This is the first of two installments on the subject of assignee selection.
A recent question, “Please share ideas on best practices for hiring candidates for an immediate international assignment” triggers a few thoughts.
First and foremost, the organization must definitively establish that it is not possible to recruit local nationals in the location where the job is based. Hence sending a foreigner as an International Assignee is both necessary and can be sufficiently justified to obtain assignment country work and residency permits. If so, then…
Recruitment must focus first on the technical skills, experience and educational requirements for the position. Other than clearly noting the work location and anticipated duration of assignment in recruitment communications, do not begin with the fact that an international assignment is involved – that comes later during the process of screening candidates. Recruitment should be based on the best methods necessary for finding prospects with the required background and job capabilities. If the candidate is not technically qualified for the position, all else is moot.
Once technically qualified candidates who are willing to consider the assignment have been identified, then the additional factors driven by the fact that the job involves an international deployment must be addressed. It’s well known and documented that beyond technical qualifications and willingness to go, there are a number of additional factors that are critical to assignment success.
Proven practices include:
Use an assessment and selection team. Include line executives responsible for the function in which the position is situated, staff that have depth of knowledge of doing business and living in the country where the position is to be based, HR staff including internal Talent Management, HR business partners at home and host, and International HR. Potentially, outside consultants with depth of expertise in global assignments, assignee selection and country-specific expertise can add a lot of value. Manage the team so they can perform their respective roles well and are empowered to collaborate.
Seek candidates that have a demonstrable record of successfully completing similar international assignments. Put a strong preference on success in the target country, secondary preference in culturally similar countries, third preference for other locations. We should emphasize the concept of demonstrated SUCCESS. There are many former assignees that were not successful but can tell good stories about having been assigned abroad. If they didn’t succeed in the past, how can we be assured that they’d be successful given a “second chance”? Sometimes, individuals who did very well studying abroad, working in the Peace Corps, or other similar endeavors in the target country can be good prospects even if they didn’t work in roles similar to the assignment job. The key is finding individuals who understand cultural differences in a practical way and know how to get things done in the assignment location.
Put strong preference on those who are fluent in the assignment location language. Don’t give credence to the old saw, “Well, they all speak English in the office.”. The reality is that they speak the local language with one another and do so all the time outside the office. Your assignee will command much greater respect and be much more effective if he/she can communicate in the local language.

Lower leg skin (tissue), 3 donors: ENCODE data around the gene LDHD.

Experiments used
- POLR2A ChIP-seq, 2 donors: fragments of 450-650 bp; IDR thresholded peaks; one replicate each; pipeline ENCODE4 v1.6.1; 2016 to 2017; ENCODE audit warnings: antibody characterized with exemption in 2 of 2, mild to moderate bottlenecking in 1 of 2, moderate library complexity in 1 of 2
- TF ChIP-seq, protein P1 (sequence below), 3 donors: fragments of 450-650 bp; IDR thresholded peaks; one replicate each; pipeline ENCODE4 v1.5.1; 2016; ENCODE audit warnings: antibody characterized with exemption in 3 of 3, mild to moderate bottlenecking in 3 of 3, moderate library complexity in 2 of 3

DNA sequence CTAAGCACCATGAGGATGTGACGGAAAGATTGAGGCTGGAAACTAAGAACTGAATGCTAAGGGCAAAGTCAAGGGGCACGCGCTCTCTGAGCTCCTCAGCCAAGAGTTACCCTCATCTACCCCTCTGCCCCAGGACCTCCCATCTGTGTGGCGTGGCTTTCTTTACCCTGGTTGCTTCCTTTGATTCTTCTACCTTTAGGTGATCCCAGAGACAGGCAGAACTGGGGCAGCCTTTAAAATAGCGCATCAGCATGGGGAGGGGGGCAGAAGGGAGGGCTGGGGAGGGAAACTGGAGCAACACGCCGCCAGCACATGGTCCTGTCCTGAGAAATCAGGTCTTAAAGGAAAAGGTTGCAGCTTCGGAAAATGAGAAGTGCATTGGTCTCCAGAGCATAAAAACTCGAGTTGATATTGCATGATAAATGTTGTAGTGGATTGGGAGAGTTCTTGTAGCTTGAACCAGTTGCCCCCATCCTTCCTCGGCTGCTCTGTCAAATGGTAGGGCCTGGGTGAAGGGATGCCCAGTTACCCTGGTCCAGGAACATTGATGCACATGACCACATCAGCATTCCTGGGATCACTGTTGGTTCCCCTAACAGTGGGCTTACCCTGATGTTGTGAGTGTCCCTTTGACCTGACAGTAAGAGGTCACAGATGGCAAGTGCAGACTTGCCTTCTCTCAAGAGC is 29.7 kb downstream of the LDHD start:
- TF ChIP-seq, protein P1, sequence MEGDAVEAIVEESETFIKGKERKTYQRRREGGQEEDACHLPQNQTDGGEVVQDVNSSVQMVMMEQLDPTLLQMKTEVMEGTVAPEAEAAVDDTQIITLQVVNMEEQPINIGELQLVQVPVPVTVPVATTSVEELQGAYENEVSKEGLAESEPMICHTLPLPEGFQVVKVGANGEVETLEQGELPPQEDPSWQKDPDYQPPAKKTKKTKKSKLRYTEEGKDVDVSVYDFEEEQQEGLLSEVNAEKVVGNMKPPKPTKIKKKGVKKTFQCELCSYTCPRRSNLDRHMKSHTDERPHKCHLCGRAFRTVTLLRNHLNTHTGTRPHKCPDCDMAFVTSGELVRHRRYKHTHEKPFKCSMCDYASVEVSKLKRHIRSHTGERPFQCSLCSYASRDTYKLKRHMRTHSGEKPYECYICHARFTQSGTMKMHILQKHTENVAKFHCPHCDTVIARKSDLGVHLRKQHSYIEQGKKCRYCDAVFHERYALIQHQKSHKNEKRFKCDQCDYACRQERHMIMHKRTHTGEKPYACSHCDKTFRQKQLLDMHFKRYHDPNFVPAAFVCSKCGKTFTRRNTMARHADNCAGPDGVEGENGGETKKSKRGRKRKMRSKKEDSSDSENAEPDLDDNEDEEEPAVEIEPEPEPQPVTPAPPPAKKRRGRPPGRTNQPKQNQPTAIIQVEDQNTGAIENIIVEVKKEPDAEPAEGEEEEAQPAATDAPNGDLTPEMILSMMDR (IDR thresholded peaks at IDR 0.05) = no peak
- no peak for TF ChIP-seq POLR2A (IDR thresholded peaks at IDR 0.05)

Use validated intercultural adaptability and intercultural competence assessment tools. Assessment tools can be quite valuable in helping “weed out” those who really aren’t suited for the assignment. We don’t recommend using such tools as a sole basis for “go / no go” decisions but they do add a great deal to the discussion and to the prospective assignee’s decision process. They also provide excellent input for developing intercultural training programs for the selected assignees.
Be sure to utilize someone who is certified to use the tools and has demonstrated competence in administering them. Many instruments are available and they range from quite good and very useful to, well, just the opposite! One must conduct due diligence to be sure they’re using reliable instruments and a competent assessor.
Include the accompanying spouse/partner in the assessment process. Their ability to adapt and flourish in the assignment location is critical to the success of the assignment.
Consider the candidate’s post-repatriation career prospects. By definition, an international assignment is temporary. Will the candidate play a role and have qualifications that could provide long-term contributions (aka, ROI) to the organization after the assignment? If so, they should be evaluated on the basis of how they can best be utilized by the broader organization after the assignment with those having greatest potential for long-term contributions given preference.
Include the candidate’s spouse/partner in the process. Even if the spouse/partner will not accompany the employee on the assignment he she plays a critical role in whether or not the assignment will be successful. Without spouse/partner support, the assignment is doomed to failure. Assignments of all types put tremendous stress upon families. If their issues are not properly addressed, the assignment may well fail. It’s imperative to deal with family issues to the extent possible.
By applying the steps discussed above, and those we’ll discuss in our next post, organizations can optimize their selection of assignees that are likely to achieve the company’s objectives and maximize the return on the significant investment associated with international assignments.
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